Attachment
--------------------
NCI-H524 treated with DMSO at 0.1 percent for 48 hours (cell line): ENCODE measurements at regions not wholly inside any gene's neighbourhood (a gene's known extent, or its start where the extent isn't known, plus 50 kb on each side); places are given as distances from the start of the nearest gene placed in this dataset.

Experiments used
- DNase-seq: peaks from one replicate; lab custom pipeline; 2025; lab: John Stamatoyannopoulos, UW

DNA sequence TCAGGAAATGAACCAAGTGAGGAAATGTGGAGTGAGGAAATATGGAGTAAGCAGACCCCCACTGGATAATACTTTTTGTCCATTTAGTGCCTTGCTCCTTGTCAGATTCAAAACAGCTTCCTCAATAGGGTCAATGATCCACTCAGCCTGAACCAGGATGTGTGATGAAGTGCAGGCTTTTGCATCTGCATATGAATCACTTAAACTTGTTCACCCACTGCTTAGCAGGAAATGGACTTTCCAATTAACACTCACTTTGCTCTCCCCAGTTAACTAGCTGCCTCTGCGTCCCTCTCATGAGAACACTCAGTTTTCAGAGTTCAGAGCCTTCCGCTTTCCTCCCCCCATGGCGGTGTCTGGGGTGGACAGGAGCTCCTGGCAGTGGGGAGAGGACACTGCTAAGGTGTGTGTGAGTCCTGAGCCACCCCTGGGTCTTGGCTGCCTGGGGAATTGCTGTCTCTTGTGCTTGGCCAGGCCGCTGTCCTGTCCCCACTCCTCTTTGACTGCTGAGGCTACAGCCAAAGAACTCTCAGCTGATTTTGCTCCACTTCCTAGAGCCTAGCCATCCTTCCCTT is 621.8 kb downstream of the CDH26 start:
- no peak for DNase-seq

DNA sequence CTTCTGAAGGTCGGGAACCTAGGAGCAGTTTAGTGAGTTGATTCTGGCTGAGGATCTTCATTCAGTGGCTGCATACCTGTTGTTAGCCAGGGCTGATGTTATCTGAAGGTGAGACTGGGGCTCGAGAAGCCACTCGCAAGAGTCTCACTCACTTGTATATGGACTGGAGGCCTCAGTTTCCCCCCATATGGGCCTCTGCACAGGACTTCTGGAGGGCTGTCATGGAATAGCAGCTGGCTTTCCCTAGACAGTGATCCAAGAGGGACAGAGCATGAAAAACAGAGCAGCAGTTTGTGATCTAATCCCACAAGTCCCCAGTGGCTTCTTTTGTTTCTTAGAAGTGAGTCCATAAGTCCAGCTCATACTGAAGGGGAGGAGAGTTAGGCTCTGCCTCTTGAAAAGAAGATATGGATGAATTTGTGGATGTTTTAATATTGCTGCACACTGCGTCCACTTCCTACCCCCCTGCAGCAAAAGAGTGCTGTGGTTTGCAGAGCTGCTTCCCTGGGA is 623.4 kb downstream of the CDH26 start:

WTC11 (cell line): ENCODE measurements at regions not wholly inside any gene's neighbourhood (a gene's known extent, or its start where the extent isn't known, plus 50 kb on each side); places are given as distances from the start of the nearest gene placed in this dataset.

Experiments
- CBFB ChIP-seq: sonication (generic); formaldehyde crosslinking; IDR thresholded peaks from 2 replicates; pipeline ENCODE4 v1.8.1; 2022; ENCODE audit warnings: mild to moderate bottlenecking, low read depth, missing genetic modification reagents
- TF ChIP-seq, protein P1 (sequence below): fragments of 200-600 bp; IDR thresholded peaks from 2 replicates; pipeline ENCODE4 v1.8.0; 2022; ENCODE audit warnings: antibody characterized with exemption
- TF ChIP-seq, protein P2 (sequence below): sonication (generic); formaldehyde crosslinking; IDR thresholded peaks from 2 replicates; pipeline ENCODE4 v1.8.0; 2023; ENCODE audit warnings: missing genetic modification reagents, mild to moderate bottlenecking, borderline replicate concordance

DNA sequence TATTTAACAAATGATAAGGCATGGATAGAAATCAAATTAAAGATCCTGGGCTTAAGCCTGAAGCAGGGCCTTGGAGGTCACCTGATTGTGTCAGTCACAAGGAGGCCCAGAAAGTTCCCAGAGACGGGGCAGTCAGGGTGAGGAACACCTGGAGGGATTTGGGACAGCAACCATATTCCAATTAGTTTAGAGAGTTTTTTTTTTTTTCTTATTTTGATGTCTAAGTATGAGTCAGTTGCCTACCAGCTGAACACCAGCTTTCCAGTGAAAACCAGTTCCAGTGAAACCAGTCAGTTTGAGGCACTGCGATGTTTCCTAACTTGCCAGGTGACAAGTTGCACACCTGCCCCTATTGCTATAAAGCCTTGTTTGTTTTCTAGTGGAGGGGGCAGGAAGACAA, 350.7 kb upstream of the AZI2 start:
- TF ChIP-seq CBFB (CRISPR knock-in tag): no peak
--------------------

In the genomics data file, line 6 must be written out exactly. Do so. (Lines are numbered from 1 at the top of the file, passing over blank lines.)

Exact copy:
DNA sequence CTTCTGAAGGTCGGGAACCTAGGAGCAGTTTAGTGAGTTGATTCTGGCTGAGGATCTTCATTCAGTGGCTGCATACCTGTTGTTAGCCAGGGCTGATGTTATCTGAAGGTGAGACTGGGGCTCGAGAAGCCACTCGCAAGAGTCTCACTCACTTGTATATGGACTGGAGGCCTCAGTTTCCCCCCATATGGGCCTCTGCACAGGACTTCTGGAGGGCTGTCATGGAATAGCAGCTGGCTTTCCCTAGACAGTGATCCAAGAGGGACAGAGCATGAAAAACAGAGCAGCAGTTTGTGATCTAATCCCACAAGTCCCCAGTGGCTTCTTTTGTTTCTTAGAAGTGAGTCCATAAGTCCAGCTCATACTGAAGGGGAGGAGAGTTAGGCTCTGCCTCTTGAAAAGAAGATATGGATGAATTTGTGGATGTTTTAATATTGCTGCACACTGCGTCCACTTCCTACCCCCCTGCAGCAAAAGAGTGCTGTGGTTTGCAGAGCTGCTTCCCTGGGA is 623.4 kb downstream of the CDH26 start: